Latest Newsletter

May 26th, 2017
Featured reader – Tracy Edley
This month’s featured reader is Tracy Edley from Dronfield in North East Derbyshire – thanks so much for submitting your thoughts on The Back Road. I have chosen The Back Road as it is the first book I read of Rachel Abbott’s and it’s still one of my favourites. It was my introduction to the very gorgeous DCI Tom Douglas. He’s such a fabulous character. It really kept me guessing right to the very end with its many twists and turns. I kept thinking I knew where this book was going then suddenly it went off in a totally different direction! Rachel is such a clever writer, and the end is always such a complete shock!
May 29th, 2017
Interesting Links
Unpublished letters reveal from Sylvia Plath alleged Ted Hughes beat her two days before she miscarried their second child and that Hughes wanted her dead. The two accusations are among explosive claims in unseen correspondence written in the bitter aftermath of one of literature’s most famous and destructive marriages. https://www.theguardian.com/books/2017/apr/11/unseen-sylvia-plath-letters-claim-domestic-abuse-by-ted-hughes Lena Dunham on ‘Girls’, gender politics and growing up One of the world’s most famous — and outspoken — millennials talks about Trump’s America and life beyond the show that made her famous https://www.ft.com/content/aeef5ada-1eb6-11e7-b7d3-163f5a7f229c It’s that time of year again – time to plan a much-needed holiday – but why not try a holiday with literary benefits? http://www.cntraveller.com/recommended/itineraries/the-best-learning-holidays/page/writing-holidays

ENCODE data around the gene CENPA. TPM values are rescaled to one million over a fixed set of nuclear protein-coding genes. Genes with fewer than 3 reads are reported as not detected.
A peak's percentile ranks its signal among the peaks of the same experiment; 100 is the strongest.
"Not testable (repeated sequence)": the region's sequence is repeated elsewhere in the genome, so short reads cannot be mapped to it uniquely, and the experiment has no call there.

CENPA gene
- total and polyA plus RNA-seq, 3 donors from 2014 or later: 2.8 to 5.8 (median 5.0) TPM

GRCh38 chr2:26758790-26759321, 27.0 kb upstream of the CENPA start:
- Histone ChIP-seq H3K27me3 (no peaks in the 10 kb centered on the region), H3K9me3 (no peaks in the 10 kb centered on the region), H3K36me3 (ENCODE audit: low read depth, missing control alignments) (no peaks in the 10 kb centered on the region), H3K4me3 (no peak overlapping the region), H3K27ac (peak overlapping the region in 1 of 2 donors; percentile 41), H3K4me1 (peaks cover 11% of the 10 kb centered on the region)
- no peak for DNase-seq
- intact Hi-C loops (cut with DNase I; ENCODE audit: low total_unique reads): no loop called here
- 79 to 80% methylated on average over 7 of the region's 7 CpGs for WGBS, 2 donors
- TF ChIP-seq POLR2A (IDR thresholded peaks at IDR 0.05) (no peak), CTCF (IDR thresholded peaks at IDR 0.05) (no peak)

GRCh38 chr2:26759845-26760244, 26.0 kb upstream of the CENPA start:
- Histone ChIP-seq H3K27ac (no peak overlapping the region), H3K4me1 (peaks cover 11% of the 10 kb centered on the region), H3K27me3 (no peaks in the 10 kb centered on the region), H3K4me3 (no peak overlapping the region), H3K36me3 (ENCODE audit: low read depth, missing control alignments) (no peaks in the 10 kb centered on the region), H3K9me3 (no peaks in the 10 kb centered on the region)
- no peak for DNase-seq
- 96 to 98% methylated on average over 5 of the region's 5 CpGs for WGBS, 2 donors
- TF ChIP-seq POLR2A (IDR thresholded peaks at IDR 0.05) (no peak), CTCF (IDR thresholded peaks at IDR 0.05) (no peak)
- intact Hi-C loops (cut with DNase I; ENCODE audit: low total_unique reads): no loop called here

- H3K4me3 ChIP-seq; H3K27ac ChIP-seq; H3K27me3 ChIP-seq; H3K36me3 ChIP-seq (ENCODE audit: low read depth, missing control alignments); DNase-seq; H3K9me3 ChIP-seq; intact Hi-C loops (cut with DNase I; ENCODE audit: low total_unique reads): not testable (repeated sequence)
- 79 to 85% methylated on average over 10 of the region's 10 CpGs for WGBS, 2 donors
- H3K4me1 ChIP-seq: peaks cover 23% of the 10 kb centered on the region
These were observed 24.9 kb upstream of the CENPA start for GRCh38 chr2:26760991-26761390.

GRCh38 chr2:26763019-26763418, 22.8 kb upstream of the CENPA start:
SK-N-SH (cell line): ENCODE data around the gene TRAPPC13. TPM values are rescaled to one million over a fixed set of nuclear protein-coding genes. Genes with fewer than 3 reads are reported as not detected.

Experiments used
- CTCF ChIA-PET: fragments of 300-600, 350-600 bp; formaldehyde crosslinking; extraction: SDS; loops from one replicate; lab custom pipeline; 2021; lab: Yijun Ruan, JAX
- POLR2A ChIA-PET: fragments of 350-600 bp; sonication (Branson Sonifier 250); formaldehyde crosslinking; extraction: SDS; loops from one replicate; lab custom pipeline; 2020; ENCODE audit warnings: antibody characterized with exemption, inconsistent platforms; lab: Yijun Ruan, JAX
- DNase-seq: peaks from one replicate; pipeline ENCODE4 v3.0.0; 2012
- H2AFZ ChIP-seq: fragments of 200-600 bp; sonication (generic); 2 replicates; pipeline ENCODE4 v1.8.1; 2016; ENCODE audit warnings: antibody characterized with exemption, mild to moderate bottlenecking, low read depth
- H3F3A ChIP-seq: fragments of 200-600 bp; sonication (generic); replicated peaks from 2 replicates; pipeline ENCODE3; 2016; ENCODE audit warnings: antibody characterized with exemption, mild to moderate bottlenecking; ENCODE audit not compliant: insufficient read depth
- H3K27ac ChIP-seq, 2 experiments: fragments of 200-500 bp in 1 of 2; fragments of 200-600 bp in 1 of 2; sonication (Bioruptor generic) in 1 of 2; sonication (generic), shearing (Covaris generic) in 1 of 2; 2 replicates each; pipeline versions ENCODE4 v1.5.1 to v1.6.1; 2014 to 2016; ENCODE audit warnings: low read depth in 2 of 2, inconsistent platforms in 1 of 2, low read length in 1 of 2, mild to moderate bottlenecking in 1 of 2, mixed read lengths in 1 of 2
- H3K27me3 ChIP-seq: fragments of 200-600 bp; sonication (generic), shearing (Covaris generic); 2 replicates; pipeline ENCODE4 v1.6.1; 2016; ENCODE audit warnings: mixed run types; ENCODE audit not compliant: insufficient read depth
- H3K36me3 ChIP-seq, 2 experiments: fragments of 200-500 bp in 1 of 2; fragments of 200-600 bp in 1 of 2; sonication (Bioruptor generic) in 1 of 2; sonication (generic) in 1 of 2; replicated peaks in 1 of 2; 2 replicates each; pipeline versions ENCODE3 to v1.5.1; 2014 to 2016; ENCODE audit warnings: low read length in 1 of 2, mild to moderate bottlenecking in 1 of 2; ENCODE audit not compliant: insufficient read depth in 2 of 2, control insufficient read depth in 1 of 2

June 14th, 2017
In conversation with author Clare Mackintosh
This month I’m in conversation with Clare Mackintosh, author of I Let You Go and I See You, who I recently bumped into at The Crime Fair in Denmark and we agreed to have a chat about our publishing journeys. It was great to see you in Denmark, Clare. Was it a good event for you? It was my second time there, and it was really amazing. I’m still fairly new at this with only two books to my name and last time I was there only about two people – my editor and somebody sitting down because they had a bad back – were interested in listening to me speak! Coming back this year after I Let You Go, suddenly I had queues and a massive audience because the book did so well there. It’s a reminder of how much has happened in such a short time. I remember ...
June 14th, 2017
99p Special Offer on Only the Innocent